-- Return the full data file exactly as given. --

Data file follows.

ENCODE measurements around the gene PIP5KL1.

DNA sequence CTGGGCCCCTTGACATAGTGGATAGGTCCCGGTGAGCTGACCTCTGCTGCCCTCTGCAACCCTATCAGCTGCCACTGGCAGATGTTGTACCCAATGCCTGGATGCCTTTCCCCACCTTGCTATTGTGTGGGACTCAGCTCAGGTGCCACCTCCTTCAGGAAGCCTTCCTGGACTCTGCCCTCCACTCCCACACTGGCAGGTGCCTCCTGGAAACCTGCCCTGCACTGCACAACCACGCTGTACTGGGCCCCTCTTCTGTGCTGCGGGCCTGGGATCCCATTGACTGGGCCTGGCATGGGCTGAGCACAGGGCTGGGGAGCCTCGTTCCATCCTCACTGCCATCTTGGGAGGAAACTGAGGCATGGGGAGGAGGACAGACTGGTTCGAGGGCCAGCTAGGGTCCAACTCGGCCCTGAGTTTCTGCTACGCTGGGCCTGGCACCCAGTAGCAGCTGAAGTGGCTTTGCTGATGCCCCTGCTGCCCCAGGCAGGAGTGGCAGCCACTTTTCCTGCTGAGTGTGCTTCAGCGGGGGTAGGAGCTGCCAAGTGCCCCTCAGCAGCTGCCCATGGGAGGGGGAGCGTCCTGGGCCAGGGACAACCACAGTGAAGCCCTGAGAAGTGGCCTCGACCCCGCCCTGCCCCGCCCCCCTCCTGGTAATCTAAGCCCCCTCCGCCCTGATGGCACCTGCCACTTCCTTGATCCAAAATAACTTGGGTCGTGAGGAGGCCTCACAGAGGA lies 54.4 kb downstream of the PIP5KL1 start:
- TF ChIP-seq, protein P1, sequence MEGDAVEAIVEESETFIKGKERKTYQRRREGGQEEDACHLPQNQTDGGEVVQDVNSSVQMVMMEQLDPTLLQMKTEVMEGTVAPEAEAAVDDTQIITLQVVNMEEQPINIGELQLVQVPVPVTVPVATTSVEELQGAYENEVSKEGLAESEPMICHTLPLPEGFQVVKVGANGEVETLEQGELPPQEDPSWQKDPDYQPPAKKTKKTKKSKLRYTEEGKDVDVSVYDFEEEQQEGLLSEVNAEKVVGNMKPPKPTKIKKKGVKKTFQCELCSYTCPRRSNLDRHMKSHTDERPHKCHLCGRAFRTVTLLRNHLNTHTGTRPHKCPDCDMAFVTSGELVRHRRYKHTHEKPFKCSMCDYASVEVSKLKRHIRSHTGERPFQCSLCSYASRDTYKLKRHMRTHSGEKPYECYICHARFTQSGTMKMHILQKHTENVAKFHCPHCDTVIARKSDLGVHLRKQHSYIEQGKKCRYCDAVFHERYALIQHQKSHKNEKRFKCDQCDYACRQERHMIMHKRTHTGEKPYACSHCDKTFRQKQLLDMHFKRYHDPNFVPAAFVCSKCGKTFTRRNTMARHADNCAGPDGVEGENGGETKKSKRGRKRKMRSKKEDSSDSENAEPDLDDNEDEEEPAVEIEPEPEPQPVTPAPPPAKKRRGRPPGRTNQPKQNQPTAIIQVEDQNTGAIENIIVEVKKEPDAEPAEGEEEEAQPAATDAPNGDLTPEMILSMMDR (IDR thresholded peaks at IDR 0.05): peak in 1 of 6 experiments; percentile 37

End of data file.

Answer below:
ENCODE measurements around the gene PIP5KL1.

DNA sequence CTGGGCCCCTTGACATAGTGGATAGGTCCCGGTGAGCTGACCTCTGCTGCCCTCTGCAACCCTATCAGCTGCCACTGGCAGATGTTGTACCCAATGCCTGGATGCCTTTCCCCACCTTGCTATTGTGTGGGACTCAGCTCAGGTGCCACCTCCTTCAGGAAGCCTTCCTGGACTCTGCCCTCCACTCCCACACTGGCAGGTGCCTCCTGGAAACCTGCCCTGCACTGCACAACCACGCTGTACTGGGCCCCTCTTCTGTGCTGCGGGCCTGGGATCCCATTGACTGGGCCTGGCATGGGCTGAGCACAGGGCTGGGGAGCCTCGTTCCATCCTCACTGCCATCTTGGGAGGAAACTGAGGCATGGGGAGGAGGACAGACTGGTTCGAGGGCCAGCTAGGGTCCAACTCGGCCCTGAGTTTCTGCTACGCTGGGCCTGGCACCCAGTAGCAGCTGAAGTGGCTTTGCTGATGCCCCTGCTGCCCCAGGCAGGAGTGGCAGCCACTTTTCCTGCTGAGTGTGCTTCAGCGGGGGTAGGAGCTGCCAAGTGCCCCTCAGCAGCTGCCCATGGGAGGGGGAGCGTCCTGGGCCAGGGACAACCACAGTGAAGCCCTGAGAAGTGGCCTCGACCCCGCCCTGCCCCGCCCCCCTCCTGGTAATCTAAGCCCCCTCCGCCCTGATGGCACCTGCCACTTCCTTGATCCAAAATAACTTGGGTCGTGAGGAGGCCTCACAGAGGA lies 54.4 kb downstream of the PIP5KL1 start:
- TF ChIP-seq, protein P1, sequence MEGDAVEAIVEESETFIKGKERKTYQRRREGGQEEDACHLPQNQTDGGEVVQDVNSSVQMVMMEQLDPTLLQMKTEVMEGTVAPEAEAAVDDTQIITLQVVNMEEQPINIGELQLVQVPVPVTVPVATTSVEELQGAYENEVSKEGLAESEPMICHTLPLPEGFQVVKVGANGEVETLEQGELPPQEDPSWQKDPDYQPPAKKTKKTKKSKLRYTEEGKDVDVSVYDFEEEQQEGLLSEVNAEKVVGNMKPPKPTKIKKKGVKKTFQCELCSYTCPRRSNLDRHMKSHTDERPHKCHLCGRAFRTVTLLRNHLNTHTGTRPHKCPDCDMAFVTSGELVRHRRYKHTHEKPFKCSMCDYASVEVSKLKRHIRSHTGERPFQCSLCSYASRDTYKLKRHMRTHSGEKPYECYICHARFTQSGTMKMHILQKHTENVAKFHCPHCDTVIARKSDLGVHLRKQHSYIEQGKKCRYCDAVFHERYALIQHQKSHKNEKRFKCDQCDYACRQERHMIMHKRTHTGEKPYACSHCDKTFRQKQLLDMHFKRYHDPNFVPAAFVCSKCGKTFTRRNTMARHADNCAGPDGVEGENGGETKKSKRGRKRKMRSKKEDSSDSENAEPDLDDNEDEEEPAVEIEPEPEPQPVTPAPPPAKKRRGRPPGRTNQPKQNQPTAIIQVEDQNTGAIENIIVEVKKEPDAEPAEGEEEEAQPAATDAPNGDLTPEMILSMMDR (IDR thresholded peaks at IDR 0.05): peak in 1 of 6 experiments; percentile 37